A lobster pound is a "lobster hotel", a caged area of seawater where lobstermen keep their catch alive while waiting to bring them to market.
Our 2-acre pound was built over 130 years ago and has been in continuous use ever since! It can comfortably accomodate over 50,000 pounds (22,680 kg) of lobster.
Riverview Lobster Pound was built in 1888 by Freeman Grover, who since 1880 had been the Burnt Island Lighthouse keeper in Boothbay Harbor, Maine. Mr. Grover's descendants still operate Grover’s Hardware Store in Boothbay Harbor. reference: https://web.archive.org/web/20190303084511/https://www.nelights.com/exploring/Maine/burnt_is_light.html
The environmentally-friendly design of this lobster pound uses the tide to clean and refresh the holding area twice per day. No power is required. In some ways, the pound works like a natural cattle feedlot, providing fresh food and nutrients to the lobsters with little human intervention needed.
Today there are three lobstermen, depending on the time of year, who actively use the lobster pound. They launch their boats early in the morning, setting and collecting traps, then return with their catch in the afternoon. Some of the lobsters are bound for the market and some remain in the pound. The pound includes storage facilities for the lobstermen to store traps, ropes, etc. There are docks from which to launch their boats, and a large cold storage building to store herring and pogies fish bait.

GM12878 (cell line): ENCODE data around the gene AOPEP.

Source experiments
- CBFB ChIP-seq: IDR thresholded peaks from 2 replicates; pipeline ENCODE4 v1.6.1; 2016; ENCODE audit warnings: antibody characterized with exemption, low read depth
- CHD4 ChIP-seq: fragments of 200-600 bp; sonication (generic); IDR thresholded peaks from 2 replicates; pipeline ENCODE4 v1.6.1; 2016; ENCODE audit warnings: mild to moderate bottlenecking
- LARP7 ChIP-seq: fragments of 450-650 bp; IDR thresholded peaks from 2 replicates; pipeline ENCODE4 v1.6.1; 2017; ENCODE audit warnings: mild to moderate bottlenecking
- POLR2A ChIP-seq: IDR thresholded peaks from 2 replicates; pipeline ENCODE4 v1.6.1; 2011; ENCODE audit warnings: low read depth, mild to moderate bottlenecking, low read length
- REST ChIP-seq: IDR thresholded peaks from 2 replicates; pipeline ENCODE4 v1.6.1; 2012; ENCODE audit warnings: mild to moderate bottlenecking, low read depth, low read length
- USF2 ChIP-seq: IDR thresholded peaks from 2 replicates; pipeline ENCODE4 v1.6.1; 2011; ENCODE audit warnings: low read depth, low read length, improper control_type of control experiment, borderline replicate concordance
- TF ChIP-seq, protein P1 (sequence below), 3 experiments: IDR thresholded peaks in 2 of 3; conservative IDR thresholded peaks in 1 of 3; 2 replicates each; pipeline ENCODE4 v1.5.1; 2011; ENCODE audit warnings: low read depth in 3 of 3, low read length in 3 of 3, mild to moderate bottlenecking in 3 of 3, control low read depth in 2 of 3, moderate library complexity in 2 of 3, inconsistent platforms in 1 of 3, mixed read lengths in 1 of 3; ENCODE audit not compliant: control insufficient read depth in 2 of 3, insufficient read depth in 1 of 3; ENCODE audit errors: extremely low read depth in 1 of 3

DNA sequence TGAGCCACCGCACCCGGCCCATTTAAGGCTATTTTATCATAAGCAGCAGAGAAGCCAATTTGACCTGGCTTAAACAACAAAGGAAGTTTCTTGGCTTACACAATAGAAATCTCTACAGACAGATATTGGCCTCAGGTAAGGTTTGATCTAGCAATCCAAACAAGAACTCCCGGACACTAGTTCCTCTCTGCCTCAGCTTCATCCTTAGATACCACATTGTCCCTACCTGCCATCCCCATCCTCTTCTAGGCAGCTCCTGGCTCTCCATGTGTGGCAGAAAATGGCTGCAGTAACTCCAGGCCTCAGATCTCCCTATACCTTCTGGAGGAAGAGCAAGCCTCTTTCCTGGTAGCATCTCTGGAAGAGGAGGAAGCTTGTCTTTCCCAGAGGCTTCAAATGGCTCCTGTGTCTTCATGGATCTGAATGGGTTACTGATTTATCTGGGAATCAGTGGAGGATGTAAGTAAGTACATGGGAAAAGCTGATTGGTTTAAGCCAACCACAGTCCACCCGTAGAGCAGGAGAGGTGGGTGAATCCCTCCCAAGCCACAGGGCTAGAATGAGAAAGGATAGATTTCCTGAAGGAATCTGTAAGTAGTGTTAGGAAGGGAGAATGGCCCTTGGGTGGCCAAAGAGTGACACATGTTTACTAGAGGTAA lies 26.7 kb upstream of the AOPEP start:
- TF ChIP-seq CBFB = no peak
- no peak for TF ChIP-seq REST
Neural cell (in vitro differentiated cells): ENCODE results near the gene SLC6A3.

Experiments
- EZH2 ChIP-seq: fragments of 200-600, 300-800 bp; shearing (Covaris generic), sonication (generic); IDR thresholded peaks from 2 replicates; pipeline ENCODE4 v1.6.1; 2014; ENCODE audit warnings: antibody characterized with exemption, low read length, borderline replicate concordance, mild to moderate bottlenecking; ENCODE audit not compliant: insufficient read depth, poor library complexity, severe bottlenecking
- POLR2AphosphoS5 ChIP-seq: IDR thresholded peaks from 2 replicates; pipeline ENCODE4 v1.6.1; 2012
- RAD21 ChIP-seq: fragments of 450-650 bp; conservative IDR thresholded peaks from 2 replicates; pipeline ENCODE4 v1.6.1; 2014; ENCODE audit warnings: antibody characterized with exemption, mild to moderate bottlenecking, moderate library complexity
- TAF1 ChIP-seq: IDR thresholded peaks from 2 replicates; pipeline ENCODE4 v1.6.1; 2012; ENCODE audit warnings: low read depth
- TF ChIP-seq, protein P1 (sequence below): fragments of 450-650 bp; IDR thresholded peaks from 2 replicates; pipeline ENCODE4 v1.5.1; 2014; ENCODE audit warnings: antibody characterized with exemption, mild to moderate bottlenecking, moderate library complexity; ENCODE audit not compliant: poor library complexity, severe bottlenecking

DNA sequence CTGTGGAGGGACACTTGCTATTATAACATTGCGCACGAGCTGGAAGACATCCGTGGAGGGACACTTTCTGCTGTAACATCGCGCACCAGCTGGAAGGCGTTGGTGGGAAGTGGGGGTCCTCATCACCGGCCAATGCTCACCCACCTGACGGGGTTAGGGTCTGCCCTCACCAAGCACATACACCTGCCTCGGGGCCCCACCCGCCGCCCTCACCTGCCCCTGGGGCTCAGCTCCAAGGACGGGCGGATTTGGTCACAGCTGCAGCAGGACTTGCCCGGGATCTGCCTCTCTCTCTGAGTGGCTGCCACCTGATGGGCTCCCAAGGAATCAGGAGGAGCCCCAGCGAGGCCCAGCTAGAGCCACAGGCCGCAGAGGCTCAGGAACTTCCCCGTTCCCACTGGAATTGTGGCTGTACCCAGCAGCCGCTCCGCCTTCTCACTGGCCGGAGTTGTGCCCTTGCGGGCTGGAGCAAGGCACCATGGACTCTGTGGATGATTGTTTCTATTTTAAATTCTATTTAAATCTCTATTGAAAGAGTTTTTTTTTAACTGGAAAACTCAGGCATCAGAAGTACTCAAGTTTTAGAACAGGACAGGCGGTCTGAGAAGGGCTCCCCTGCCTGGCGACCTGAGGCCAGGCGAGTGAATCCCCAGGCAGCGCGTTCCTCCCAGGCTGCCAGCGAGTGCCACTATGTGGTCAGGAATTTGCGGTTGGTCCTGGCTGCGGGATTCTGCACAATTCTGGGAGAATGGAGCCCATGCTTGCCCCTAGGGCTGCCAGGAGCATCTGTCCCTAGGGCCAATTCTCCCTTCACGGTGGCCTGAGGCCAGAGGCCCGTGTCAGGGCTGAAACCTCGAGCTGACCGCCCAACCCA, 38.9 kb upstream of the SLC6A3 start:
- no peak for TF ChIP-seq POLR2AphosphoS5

The story of Mad Mary is well-known to children of Riverview Road. Mary lived more than 100 years ago. She was a lobsterman's wife who loved to knit. As a birthday gift, she knit her husband a thick sweater to insulate him from the cold Maine sea. One day, while wearing that sweater, her beloved husband departed from Riverview Lobster Pound to retrieve his catch. But his boat was caught in a storm, and he never returned. Miraculously, the sweater washed ashore some days later.
Mary went a little crazy then. It was said she talked to her husband's ghost every night before bed. And she used that sweater like Linus's security blanket. Mary never married again, never had children, and lived a life of quiet seclusion on Riverview Road just a few steps from the Riverview Lobster Pound. Eventually Mary died and, as was her wish, she was buried at sea in hopes that she'd find her husband again.
These days, Mary's ghost is regularly heard in the loft of the lobstermen's storage shack at the Riverview Lobster Pound. Sometimes there are groans, mumbling, or cackling laughter. But the eeriest sounds are those of her knitting needles, knitting a new sweater for her husband. No one ever admits to seeing Mad Mary, but you are welcome to look for yourself when you rent a Riverview Lobster Pound Cottage.